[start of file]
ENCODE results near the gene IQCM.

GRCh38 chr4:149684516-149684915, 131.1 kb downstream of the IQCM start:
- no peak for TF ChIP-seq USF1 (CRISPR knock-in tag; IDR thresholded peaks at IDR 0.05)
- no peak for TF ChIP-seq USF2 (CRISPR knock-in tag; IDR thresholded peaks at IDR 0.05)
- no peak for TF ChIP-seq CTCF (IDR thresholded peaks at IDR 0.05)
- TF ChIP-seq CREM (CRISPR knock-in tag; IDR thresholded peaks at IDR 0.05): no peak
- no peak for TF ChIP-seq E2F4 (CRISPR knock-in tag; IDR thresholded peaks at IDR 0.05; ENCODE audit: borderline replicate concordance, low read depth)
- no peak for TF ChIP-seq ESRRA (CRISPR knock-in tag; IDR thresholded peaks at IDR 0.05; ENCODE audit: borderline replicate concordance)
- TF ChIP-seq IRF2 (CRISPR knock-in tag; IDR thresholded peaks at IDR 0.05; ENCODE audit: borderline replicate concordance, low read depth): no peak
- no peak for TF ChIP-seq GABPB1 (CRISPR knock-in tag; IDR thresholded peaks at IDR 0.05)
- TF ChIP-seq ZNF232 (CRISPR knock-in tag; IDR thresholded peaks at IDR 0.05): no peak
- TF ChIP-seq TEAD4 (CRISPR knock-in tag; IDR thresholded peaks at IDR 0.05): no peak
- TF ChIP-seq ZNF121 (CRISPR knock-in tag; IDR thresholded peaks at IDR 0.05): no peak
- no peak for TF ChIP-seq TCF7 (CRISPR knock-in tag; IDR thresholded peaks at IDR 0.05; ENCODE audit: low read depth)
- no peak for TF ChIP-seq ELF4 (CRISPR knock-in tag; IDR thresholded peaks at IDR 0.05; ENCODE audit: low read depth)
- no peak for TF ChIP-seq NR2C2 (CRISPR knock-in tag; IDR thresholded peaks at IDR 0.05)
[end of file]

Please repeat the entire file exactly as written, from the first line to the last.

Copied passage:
ENCODE results near the gene IQCM.

GRCh38 chr4:149684516-149684915, 131.1 kb downstream of the IQCM start:
- no peak for TF ChIP-seq USF1 (CRISPR knock-in tag; IDR thresholded peaks at IDR 0.05)
- no peak for TF ChIP-seq USF2 (CRISPR knock-in tag; IDR thresholded peaks at IDR 0.05)
- no peak for TF ChIP-seq CTCF (IDR thresholded peaks at IDR 0.05)
- TF ChIP-seq CREM (CRISPR knock-in tag; IDR thresholded peaks at IDR 0.05): no peak
- no peak for TF ChIP-seq E2F4 (CRISPR knock-in tag; IDR thresholded peaks at IDR 0.05; ENCODE audit: borderline replicate concordance, low read depth)
- no peak for TF ChIP-seq ESRRA (CRISPR knock-in tag; IDR thresholded peaks at IDR 0.05; ENCODE audit: borderline replicate concordance)
- TF ChIP-seq IRF2 (CRISPR knock-in tag; IDR thresholded peaks at IDR 0.05; ENCODE audit: borderline replicate concordance, low read depth): no peak
- no peak for TF ChIP-seq GABPB1 (CRISPR knock-in tag; IDR thresholded peaks at IDR 0.05)
- TF ChIP-seq ZNF232 (CRISPR knock-in tag; IDR thresholded peaks at IDR 0.05): no peak
- TF ChIP-seq TEAD4 (CRISPR knock-in tag; IDR thresholded peaks at IDR 0.05): no peak
- TF ChIP-seq ZNF121 (CRISPR knock-in tag; IDR thresholded peaks at IDR 0.05): no peak
- no peak for TF ChIP-seq TCF7 (CRISPR knock-in tag; IDR thresholded peaks at IDR 0.05; ENCODE audit: low read depth)
- no peak for TF ChIP-seq ELF4 (CRISPR knock-in tag; IDR thresholded peaks at IDR 0.05; ENCODE audit: low read depth)
- no peak for TF ChIP-seq NR2C2 (CRISPR knock-in tag; IDR thresholded peaks at IDR 0.05)